$$ select gs from generate_series(2010, 2017) gs $$
) as ("Crime" text, "2010" int, "2011" int, "2012" int, "2013" int, "2014" int, "2015" int, "2016" int, "2017" int);

            Crime             |  2010  |  2011   |  2012   |  2013   |  2014   |  2015   |  2016   |  2017  
 Anti-social behaviour        | 201016 | 2792756 | 2369431 | 2191485 | 2035155 | 1875251 | 1850397 | 554116
 Violence and sexual offences |        |         |         |  477713 |  839521 | 1049988 | 1232210 | 448417
 Other theft                  |        |  251482 |  737010 |  582768 |  515839 |  505800 |  496783 | 168966
 Criminal damage and arson    |        |  207293 |  563360 |  526600 |  516930 |  549252 |  570616 | 195785
 Burglary                     |  37893 |  505841 |  476006 |  455384 |  427448 |  410673 |  409102 | 144143
 Vehicle crime                |  29416 |  411012 |  392300 |  378911 |  356789 |  368599 |  394087 | 146719
 Other crime                  | 142705 | 1530533 |  182205 |   71454 |   53501 |   63296 |   74160 |  29465
 Shoplifting                  |        |  104179 |  303366 |  321207 |  331093 |  339237 |  361982 | 129007
 Violent crime                |  57580 |  729387 |  676732 |  209520 |         |         |         |       
 Drugs                        |        |   71007 |  208111 |  198252 |  177470 |  151401 |  137739 |  43422
 Public order                 |        |         |         |   91823 |  152113 |  194164 |  254129 | 100579
 Robbery                      |   5731 |   75068 |   68042 |   60648 |   52416 |   51651 |   56042 |  22111
 Bicycle theft                |        |         |         |   73342 |   95021 |   88193 |   86670 |  26669
 Theft from the person        |        |         |         |   68442 |   81964 |   83056 |   83483 |  29476
 Public disorder and weapons  |        |   51555 |  147405 |   43185 |         |         |         |       
 Possession of weapons        |        |         |         |   14133 |   21415 |   25168 |   31218 |  11944
(16 rows)

This looks sensible enough. It also tells us that crime classifications changed a few times between 2010 – 2017, which is why some of the categories are a bit oddly overlapping.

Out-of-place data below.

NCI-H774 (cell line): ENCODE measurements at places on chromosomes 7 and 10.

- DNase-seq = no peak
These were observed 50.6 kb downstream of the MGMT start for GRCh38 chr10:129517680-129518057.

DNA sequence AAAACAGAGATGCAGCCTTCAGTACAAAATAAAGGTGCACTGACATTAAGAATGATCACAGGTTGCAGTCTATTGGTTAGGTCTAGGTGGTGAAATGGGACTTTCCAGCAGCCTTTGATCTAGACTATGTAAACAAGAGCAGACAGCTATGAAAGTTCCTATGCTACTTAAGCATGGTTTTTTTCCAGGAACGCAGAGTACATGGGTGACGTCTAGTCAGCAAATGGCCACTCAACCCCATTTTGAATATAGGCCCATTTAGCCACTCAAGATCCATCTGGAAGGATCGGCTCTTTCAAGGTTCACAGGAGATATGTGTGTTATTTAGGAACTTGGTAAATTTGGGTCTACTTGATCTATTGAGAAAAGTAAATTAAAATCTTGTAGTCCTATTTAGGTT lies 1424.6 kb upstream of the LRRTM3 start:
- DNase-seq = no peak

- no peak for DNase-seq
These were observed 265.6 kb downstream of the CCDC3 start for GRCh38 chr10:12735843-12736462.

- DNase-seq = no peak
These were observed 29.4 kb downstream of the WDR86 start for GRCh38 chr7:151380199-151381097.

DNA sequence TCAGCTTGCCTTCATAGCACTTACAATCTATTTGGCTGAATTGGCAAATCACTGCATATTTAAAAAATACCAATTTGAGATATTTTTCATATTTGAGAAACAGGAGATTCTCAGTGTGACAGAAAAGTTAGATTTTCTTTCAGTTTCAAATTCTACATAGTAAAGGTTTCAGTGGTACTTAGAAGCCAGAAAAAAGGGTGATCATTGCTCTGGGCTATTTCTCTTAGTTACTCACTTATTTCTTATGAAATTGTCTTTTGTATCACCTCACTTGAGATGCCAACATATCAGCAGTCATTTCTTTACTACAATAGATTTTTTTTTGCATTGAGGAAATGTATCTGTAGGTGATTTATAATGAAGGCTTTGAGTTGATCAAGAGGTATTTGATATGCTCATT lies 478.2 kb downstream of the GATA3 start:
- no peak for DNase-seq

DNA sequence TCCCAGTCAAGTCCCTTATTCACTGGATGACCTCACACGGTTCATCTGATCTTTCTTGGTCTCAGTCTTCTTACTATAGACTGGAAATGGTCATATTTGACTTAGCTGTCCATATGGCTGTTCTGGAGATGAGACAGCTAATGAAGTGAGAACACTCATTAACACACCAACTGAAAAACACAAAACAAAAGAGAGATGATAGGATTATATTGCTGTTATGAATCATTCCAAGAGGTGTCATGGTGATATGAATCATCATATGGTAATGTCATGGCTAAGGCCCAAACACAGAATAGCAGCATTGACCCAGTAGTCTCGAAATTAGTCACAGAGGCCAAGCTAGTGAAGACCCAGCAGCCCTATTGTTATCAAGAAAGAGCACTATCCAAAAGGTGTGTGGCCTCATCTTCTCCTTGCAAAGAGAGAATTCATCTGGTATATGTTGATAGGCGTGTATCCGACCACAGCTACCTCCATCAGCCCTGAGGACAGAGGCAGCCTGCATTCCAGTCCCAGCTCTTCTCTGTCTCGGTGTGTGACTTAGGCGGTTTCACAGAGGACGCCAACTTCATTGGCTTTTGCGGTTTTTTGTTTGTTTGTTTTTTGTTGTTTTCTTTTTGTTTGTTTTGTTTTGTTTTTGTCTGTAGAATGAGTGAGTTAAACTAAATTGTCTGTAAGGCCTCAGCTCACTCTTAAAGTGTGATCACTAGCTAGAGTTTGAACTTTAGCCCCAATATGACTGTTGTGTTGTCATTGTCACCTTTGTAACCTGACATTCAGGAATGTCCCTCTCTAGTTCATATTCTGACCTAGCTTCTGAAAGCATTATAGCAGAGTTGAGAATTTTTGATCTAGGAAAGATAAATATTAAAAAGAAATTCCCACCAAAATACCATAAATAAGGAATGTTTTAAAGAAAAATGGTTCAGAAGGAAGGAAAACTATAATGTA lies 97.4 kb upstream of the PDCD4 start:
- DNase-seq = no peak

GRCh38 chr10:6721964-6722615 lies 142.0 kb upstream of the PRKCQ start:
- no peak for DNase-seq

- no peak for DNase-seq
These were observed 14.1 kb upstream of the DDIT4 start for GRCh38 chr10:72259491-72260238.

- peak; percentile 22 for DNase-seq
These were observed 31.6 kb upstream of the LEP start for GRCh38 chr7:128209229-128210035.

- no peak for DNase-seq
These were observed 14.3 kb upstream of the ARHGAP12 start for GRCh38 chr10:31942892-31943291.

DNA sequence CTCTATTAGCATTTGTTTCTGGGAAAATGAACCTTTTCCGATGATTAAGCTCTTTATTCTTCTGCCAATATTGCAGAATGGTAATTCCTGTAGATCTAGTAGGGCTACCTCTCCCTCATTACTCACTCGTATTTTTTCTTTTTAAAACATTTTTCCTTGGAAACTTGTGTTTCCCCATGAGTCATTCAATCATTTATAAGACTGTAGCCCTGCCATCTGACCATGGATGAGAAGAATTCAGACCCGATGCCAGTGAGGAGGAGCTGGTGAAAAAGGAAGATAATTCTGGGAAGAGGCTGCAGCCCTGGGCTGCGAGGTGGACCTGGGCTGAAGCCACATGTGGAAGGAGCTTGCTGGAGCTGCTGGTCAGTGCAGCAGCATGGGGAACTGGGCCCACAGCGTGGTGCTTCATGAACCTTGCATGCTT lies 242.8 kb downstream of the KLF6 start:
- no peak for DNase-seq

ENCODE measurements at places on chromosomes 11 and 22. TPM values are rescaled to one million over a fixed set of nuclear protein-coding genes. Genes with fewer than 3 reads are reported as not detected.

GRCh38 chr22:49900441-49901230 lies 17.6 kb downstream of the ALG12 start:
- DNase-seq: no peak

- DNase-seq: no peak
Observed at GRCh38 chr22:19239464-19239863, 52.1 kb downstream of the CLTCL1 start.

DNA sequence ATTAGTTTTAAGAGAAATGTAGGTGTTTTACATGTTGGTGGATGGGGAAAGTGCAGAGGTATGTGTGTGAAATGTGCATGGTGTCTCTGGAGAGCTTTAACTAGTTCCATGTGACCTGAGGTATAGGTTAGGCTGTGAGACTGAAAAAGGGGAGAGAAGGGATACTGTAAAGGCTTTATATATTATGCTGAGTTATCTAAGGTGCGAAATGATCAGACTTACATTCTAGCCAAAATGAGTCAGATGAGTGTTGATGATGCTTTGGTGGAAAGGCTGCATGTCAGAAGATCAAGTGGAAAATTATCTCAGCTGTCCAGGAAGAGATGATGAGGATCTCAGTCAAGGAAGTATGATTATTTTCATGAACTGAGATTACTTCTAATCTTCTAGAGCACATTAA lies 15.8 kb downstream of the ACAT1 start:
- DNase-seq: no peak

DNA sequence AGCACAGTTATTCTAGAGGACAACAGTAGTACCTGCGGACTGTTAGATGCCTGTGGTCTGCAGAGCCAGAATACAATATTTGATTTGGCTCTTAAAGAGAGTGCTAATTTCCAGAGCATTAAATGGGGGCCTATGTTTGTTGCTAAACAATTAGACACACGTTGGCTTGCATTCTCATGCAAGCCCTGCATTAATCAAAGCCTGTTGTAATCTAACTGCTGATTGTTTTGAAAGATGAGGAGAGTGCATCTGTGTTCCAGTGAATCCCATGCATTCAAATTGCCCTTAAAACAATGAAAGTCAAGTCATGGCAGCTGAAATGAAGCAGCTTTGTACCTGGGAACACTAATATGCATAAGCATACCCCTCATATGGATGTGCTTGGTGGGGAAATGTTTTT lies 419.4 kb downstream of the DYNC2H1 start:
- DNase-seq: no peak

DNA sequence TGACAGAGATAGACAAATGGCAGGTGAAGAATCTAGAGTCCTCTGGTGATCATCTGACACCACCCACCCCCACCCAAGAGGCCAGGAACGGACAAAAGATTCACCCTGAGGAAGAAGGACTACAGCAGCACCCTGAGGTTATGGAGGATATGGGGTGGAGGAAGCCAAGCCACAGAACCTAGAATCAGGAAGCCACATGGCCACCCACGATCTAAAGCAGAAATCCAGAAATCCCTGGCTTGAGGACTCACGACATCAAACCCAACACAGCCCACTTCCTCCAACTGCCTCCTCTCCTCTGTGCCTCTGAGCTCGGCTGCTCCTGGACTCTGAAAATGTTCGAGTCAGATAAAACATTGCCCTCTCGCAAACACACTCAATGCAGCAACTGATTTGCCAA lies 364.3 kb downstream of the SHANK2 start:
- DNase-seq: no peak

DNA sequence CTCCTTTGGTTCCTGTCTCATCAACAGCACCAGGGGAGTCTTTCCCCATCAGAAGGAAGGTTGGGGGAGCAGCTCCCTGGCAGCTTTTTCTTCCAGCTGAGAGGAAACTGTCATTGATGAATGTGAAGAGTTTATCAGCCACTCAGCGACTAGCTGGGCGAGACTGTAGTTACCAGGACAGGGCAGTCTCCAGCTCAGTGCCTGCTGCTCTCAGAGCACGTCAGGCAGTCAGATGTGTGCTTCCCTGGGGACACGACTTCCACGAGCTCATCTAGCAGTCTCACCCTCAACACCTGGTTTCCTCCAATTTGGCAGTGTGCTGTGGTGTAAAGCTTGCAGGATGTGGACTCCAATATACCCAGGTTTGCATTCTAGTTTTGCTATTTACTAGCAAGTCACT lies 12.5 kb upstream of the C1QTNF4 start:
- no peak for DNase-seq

Make it spatial

The next step is to create a point geometry out of the latitude and longitude coordinates we’ve been given.

As is annoyingly common, no coordinate reference system is specified in the data set. The standard is British National Grid (BNG). But that’s clearly not what we have here, since that would give us eastings and northings in metres, not latitude and longitude in degrees.

For now, I’m going to guess we’ve got WGS84, which is the GPS coordinate system (EPSG code 4326). And then I’m going to transform to BNG (EPSG code 27700), because having the coordinates in metres makes distance calculations quick and easy.

Two small caveats: (1) I’m using PostGIS’ built-in parametric transformation between the two coordinate systems, which may be off by a few metres. For really precise work, I’d use OSTN15. And (2) BNG isn’t really appropriate for the Northern Ireland data, but it should still work well enough here.

> create extension postgis;

> select addgeometrycolumn('crimes', 'location', 27700, 'point', 2);
 public.crimes.location SRID:27700 TYPE:point DIMS:2 
(1 row)

> update crimes set location = st_transform(st_setsrid(st_makepoint(longitude, latitude), 4326), 27700);
UPDATE 38595130

The final step in loading the data is to update table statistics, helping the query planner make good decisions in what follows.

> analyze crimes;

Ask questions

Let’s start by counting crimes within 1km of Stratford station (near the Olympic Park) around the 2012 Olympics in London. Stratford is at grid point E 538566, N 184375, so:

> \timing
Timing is on.

> select count(*) from crimes
  where st_dwithin(location, st_setsrid(st_makepoint(538566, 184375), 27700), 1000)
  and month between '2012-07-01' and '2012-08-31';

(1 row)

Time: 8639.014 ms (00:08.639)

Unsurprisingly, since there were so many more people about, it turns out that crime in these months is a bit higher than usual (the highest July/August crime count in any other year in the data set is 1,430).

It also turns out that this is a pretty slow query, taking about 8 seconds on a fast MacBook Pro. That, of course, is because we haven’t indexed anything.

If we explain analyze the query, there’s a Parallel Seq Scan on crimes in there. It’s nice that Postgres can parallelise it, but it’s still a sequential scan: every row of the database has to be retrieved and checked. Yawn.

> explain analyze select count(*) from crimes
  where st_dwithin(location, st_setsrid(st_makepoint(538566, 184375), 27700), 1000)
  and month between '2012-07-01' and '2012-08-31';

                                                                                                    QUERY PLAN                                                                                                    
 Finalize Aggregate  (cost=200458563.81..200458563.82 rows=1 width=8) (actual time=7371.148..7371.993 rows=1 loops=1)
   ->  Gather  (cost=200458563.60..200458563.81 rows=2 width=8) (actual time=7371.088..7371.988 rows=3 loops=1)